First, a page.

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Making Flowers in your Brain: aka Tapestry Weaving

Small Woven TapestriesThese small tapestries are really fun to design and weave. They make ‘flowers in your brain’. I’ve designed this one in a slit weave and the only ‘rules’ are to make sure that the vertical slits are not too long, but if they are you can stitch them up after weaving.

This one is based on a 9 x 15 grid of 1cm squares. Each of the squares can be one colour or a combination of colours. Because the size of the tapestry is quite small, (10x15cms) I used a warp set of 11 epi (or 16 ends to 4 cms) with a 12/6 seine twine.
I used 4 strands of 2 ply Victorian Tapestry Wool in 4 colours. I usually tell students to use a deep dark (like navy, black, brown etc), a light bright (white or yellow)and the other colours as midtones. This simple colour formula works well for this type of weaving design.

For design ideas Navajo rugs are a great inspiration. Although any kilim design uses this slit weave technique.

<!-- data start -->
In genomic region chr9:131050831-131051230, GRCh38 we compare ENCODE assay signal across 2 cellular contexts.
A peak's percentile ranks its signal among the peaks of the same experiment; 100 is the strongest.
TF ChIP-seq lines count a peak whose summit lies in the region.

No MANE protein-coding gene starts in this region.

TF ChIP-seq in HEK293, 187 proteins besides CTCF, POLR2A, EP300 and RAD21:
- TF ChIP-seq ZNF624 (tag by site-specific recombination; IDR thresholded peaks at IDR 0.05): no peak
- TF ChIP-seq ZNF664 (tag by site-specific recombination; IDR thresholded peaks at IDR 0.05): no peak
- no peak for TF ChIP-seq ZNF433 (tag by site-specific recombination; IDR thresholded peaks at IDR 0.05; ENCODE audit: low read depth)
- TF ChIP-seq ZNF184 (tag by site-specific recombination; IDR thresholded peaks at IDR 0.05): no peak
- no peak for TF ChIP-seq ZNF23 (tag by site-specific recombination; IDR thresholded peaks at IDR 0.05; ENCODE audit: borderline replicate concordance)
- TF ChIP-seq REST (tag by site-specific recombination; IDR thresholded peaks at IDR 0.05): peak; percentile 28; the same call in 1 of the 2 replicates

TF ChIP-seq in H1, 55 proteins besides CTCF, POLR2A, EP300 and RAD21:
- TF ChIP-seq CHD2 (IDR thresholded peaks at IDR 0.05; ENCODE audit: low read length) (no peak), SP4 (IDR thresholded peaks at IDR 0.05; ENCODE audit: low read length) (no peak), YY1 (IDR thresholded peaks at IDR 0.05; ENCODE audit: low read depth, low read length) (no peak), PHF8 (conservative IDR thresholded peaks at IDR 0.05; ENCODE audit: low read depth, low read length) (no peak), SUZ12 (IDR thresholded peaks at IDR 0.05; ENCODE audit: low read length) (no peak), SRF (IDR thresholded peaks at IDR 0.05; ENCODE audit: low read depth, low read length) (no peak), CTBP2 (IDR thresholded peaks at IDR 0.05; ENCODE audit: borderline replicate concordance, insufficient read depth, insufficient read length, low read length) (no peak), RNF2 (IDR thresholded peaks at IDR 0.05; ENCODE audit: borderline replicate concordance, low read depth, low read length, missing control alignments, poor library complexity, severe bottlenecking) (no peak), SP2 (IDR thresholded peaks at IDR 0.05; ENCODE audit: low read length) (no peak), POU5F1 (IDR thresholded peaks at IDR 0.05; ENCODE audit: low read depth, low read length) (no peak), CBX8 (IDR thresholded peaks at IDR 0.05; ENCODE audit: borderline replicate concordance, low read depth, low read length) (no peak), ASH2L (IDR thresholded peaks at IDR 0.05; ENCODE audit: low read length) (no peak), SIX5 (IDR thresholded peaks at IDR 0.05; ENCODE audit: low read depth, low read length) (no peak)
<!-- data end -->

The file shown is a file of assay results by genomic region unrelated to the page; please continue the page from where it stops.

I like to paint my designs on a grid using gouache paints that are mixed to match the yarn colours I’m going to use. This way the finished tapestry will be quite close in appearance to the intended design and works with the yarn you have on hand.

I’ve used this block weaving idea for students very successfully. Blocks and variations can be a very rich design source.
Using word gridI’ve also used MS Word to make the grid. I usually give the students a word document (you can download here) with little 1cm squares and triangles already on it. The students then have to display the grid on screen. This dialog box is accessed by the Drawing toolbar, then select Display gridlines on screen and make sure the grid is 1cm x 1cm). The design squares can then be moved around and colours changed as you please.

The best print sources IMHO are Kilim and Woven Structures

2 Comments Post a comment
  1. Hi I am really interested to know how this is done, I know you have given a description but to someone who has only woven tiny bags on a piece of cardboard, I am not sure how you go about this. Any more hints, i think they look like fun. Penny in Victor Harbor

    March 6, 2006
  2. Penny, Yes these little weavings are fun to do. Basically a warp is wound onto a loom (you could try a strong cardboard but I used a small wooden frame loom) then following your design, each square shape is woven separately. This will produce little slits in the weave but these add to its character and produce the main characteristic of kilim weaves. Any information on Tapestry weaving will provide the first steps in learning how to do this.
    You can find a picture of this ‘slit’ weave technique here

    March 27, 2006

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